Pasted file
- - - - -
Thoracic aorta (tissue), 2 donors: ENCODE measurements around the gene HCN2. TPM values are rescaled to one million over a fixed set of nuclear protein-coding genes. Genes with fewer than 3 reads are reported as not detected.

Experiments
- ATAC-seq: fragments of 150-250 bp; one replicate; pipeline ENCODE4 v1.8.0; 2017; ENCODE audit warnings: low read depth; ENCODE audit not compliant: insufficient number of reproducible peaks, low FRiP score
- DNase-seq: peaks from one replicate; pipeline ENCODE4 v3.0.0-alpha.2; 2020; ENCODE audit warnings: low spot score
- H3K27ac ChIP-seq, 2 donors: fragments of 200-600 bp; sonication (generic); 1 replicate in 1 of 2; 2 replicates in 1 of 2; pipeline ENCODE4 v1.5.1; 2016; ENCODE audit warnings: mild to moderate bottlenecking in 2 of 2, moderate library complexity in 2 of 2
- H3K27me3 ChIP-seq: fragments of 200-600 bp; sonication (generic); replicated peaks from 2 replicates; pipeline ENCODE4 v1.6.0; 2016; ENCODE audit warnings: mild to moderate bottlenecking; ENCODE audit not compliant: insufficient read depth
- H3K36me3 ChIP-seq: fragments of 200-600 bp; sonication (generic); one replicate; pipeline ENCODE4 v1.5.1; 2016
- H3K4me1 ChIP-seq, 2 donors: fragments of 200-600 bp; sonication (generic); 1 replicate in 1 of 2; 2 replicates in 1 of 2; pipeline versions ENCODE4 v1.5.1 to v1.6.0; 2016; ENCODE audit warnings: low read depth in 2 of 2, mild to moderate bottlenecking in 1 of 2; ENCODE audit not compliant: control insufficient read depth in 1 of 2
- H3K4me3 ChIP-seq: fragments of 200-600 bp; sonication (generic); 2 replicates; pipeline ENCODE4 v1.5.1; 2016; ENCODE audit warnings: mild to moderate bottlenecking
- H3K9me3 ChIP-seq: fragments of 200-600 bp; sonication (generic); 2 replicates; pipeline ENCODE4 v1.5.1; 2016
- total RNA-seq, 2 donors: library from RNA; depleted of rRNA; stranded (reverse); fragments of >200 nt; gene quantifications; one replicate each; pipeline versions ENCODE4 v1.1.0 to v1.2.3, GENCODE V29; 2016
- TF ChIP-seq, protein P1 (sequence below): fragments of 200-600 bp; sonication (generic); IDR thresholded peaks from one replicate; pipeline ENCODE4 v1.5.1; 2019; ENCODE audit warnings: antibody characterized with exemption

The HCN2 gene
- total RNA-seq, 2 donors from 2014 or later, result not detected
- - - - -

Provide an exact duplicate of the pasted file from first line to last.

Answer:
Thoracic aorta (tissue), 2 donors: ENCODE measurements around the gene HCN2. TPM values are rescaled to one million over a fixed set of nuclear protein-coding genes. Genes with fewer than 3 reads are reported as not detected.

Experiments
- ATAC-seq: fragments of 150-250 bp; one replicate; pipeline ENCODE4 v1.8.0; 2017; ENCODE audit warnings: low read depth; ENCODE audit not compliant: insufficient number of reproducible peaks, low FRiP score
- DNase-seq: peaks from one replicate; pipeline ENCODE4 v3.0.0-alpha.2; 2020; ENCODE audit warnings: low spot score
- H3K27ac ChIP-seq, 2 donors: fragments of 200-600 bp; sonication (generic); 1 replicate in 1 of 2; 2 replicates in 1 of 2; pipeline ENCODE4 v1.5.1; 2016; ENCODE audit warnings: mild to moderate bottlenecking in 2 of 2, moderate library complexity in 2 of 2
- H3K27me3 ChIP-seq: fragments of 200-600 bp; sonication (generic); replicated peaks from 2 replicates; pipeline ENCODE4 v1.6.0; 2016; ENCODE audit warnings: mild to moderate bottlenecking; ENCODE audit not compliant: insufficient read depth
- H3K36me3 ChIP-seq: fragments of 200-600 bp; sonication (generic); one replicate; pipeline ENCODE4 v1.5.1; 2016
- H3K4me1 ChIP-seq, 2 donors: fragments of 200-600 bp; sonication (generic); 1 replicate in 1 of 2; 2 replicates in 1 of 2; pipeline versions ENCODE4 v1.5.1 to v1.6.0; 2016; ENCODE audit warnings: low read depth in 2 of 2, mild to moderate bottlenecking in 1 of 2; ENCODE audit not compliant: control insufficient read depth in 1 of 2
- H3K4me3 ChIP-seq: fragments of 200-600 bp; sonication (generic); 2 replicates; pipeline ENCODE4 v1.5.1; 2016; ENCODE audit warnings: mild to moderate bottlenecking
- H3K9me3 ChIP-seq: fragments of 200-600 bp; sonication (generic); 2 replicates; pipeline ENCODE4 v1.5.1; 2016
- total RNA-seq, 2 donors: library from RNA; depleted of rRNA; stranded (reverse); fragments of >200 nt; gene quantifications; one replicate each; pipeline versions ENCODE4 v1.1.0 to v1.2.3, GENCODE V29; 2016
- TF ChIP-seq, protein P1 (sequence below): fragments of 200-600 bp; sonication (generic); IDR thresholded peaks from one replicate; pipeline ENCODE4 v1.5.1; 2019; ENCODE audit warnings: antibody characterized with exemption

The HCN2 gene
- total RNA-seq, 2 donors from 2014 or later, result not detected